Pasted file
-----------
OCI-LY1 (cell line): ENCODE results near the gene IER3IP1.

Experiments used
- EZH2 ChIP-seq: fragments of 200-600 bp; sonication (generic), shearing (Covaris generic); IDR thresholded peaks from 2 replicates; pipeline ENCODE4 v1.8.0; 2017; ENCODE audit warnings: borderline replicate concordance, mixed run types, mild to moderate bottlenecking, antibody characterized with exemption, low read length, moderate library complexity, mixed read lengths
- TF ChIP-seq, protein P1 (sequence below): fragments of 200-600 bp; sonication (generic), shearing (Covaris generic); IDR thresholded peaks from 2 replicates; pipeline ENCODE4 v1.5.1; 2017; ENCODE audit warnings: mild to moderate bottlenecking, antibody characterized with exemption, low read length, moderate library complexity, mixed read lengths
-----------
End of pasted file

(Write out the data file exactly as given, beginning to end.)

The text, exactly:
OCI-LY1 (cell line): ENCODE results near the gene IER3IP1.

Experiments used
- EZH2 ChIP-seq: fragments of 200-600 bp; sonication (generic), shearing (Covaris generic); IDR thresholded peaks from 2 replicates; pipeline ENCODE4 v1.8.0; 2017; ENCODE audit warnings: borderline replicate concordance, mixed run types, mild to moderate bottlenecking, antibody characterized with exemption, low read length, moderate library complexity, mixed read lengths
- TF ChIP-seq, protein P1 (sequence below): fragments of 200-600 bp; sonication (generic), shearing (Covaris generic); IDR thresholded peaks from 2 replicates; pipeline ENCODE4 v1.5.1; 2017; ENCODE audit warnings: mild to moderate bottlenecking, antibody characterized with exemption, low read length, moderate library complexity, mixed read lengths